CICERONE’S LANCASHIRE – Rufford and Mere Sands.

Another day, another walk. I was liable to miss the best of this sunny day as I procrastinated in bed with coffee and news feeds on the Ukraine disaster. I feel ashamed to be British as we turn away refugees at our border, Priti Patel is not my favourite politician. I would be all too happy to offer up a couple of my rooms for the most needy, as have done hundreds of Germans. Bugger Brexit and Boris and Putin.

To salvage the day and my mental state, I pick up that volume of Lancashire Walks published by Cicerone. What about 6 miles from Rufford, visiting a nature reserve I had no knowledge of despite being a supporter of Lancs Wildlife Trust.

I park up next to Rufford St. Mary’s Church, which is open to the public today. When I was last here, I learnt of the choir in the past accompanied by musical instruments, including a bassoon played by a Richard Alty. Apparently, the said bassoon is preserved in a case in the church. I was disappointed that I could not find it.

My next disappointment is that I did not visit the NT Rufford Old Hall; instead, as the day was slipping by, I set off along the Leeds Liverpool Canal and looked across to the hall which had a fantastic display of purple blue crocuses in their grounds.

I stretched my legs along the busy towpath, with flat fields all around. To the east, Winter Hill and Great Hill were prominent, but Longridge Fell looked a long way off. Soon I was heading inland and along Sandy Lane. All straight lines and winter fields.

In a yard of lorries, the owner talks of high fuel prices and a lack of drivers. Boris, Brexit and Putin again. He has an awful lot of money tied up in those vehicles.

My entry into Mere Sands Reserve was by the back door over a little footbridge. I hung my binoculars around my neck to look professional. In Medieval times, the whole area was part of Martin Mere. Attempts to drain it commenced in the C17th, and it was planted up as woodland as part of the Rufford Hall Estate. In 1958, it was sold for sand extraction which created the lakes and in 1982 sold to Lancashire Wildlife Trust for a nominal fee, thus creating the reserve we see today. The path winds around the back of the mere, where a hide looks out onto the waters. There are ducks and geese in the distance. Farther on, I came across a couple hand feeding the robins. Coots are diving. All part of a busy little reserve. The café was too busy for my patience, so I carried on to the far end of the reserve. My only criticism is that there were not many places where you get near enough to the water. Oh, and the adjoining roads sound like Silverstone with all the Sunday racers, very distracting.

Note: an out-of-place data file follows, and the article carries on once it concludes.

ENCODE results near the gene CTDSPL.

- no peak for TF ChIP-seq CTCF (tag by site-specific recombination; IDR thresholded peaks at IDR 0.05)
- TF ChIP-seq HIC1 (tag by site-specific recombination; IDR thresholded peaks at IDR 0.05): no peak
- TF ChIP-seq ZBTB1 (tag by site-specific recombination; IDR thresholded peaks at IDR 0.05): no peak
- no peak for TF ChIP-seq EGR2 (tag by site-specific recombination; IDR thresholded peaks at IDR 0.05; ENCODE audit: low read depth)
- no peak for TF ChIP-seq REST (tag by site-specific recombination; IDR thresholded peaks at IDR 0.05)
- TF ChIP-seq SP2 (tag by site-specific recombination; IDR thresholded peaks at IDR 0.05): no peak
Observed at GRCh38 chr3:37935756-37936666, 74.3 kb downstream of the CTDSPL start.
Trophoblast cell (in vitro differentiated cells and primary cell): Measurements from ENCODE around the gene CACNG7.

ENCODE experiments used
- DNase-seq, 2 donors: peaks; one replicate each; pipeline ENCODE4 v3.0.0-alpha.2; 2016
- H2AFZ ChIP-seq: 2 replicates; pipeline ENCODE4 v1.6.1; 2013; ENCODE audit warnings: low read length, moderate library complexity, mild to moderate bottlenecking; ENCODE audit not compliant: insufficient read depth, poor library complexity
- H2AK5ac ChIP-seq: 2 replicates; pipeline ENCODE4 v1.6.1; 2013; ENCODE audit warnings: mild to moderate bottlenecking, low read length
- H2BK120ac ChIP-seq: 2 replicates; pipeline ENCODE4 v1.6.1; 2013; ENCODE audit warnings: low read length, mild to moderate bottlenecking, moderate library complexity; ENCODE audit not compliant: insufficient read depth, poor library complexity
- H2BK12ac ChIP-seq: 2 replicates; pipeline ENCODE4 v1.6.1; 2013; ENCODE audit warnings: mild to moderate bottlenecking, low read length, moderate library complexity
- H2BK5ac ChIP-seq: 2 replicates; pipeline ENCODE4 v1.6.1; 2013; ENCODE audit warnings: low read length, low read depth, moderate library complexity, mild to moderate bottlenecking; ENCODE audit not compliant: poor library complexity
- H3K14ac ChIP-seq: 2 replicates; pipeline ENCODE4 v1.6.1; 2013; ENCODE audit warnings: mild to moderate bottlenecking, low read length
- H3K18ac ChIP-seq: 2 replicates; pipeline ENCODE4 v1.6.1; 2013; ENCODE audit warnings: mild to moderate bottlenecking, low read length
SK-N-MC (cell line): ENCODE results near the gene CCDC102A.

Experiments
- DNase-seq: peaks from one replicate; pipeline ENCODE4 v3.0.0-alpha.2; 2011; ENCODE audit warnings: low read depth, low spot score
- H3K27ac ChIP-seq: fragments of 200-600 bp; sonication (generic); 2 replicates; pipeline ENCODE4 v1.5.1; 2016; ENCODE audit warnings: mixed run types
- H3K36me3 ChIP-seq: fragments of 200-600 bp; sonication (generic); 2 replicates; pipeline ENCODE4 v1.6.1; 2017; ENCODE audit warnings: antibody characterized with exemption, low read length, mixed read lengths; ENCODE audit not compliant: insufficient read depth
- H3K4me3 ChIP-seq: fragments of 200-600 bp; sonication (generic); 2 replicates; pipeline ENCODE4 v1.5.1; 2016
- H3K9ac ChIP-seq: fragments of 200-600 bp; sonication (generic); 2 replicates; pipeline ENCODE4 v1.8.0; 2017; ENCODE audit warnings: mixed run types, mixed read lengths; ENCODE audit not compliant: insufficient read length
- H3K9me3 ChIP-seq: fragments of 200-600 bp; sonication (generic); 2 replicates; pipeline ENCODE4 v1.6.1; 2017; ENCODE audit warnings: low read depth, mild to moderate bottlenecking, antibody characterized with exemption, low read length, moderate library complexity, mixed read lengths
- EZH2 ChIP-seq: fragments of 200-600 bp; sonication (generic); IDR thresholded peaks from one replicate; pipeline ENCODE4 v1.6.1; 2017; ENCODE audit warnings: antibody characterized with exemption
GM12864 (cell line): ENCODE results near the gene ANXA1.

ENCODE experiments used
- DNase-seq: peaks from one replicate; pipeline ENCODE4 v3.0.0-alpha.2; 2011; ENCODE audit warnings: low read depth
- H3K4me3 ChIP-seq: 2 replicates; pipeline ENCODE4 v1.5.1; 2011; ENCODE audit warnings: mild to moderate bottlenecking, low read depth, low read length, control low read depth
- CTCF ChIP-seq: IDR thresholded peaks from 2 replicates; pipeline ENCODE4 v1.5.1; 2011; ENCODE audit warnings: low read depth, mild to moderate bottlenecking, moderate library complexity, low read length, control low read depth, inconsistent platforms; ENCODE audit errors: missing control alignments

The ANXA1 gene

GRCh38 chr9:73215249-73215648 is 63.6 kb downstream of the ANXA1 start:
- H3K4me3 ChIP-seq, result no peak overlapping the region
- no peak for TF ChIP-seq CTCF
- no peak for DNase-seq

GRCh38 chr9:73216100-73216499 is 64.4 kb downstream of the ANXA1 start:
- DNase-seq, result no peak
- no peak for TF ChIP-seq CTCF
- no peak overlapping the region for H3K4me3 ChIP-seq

The abandoned observation post above is of unknown vintage. I found a path alongside a dyke which leads me through the fringes of Rufford, somehow Venice came to mind. And then I’m back on the canal, which has been drained for this stretch, along past the Marina, and I was back into the village. The Hall had already closed, some other time.

What a pleasant way to spend a sunny Sunday afternoon. Another thumbs up to my new Cicerone guide.

19 thoughts on “CICERONE’S LANCASHIRE – Rufford and Mere Sands.

  1. Michael Graeme

    A good one. Definitely my neck of the woods that, but I’ve never done that loop. Agree with you about the reserve at Mere Sands, a bit more access to the waterside would improve it, though I suppose they’d say it’s better for the birds that way.

    1. bowlandclimber Post author

      I realised I was trespassing on your ground, a nice part of the country. So different from Bowland.
      Incidently, I drove back through Croston enroute to the motorway. Never been there before – it looks a fascinating village to explore.

      1. Michael Graeme

        Yes, Croston’s a good place to live, though a little flat for someone born nearer the West Pennines. Best not explored on a Friday or a Saturday night though. 🙂👍

      2. Michael Graeme

        Yes, Croston’s a decent place to live. Best not explored on a Friday or a Saturday night though.

  2. teabeestrips

    We did exactly the same route when we were living in Manchester. We did stop to visit Rufford manor at the same time. It is a nice walk. The reserve is great to watch the birds.

  3. Martin Banfield

    Nice one BC, I’m looking forward to doing some of these Lancashire walks, many of which will be a different take on familiar places.

  4. shazza

    That looks like a beautiful area. We are in the Lancashire wildlife trust too but rarely get to the out of the Clitheroe reserves. Looks like lots of water fowl there, is it near Martin Mere?


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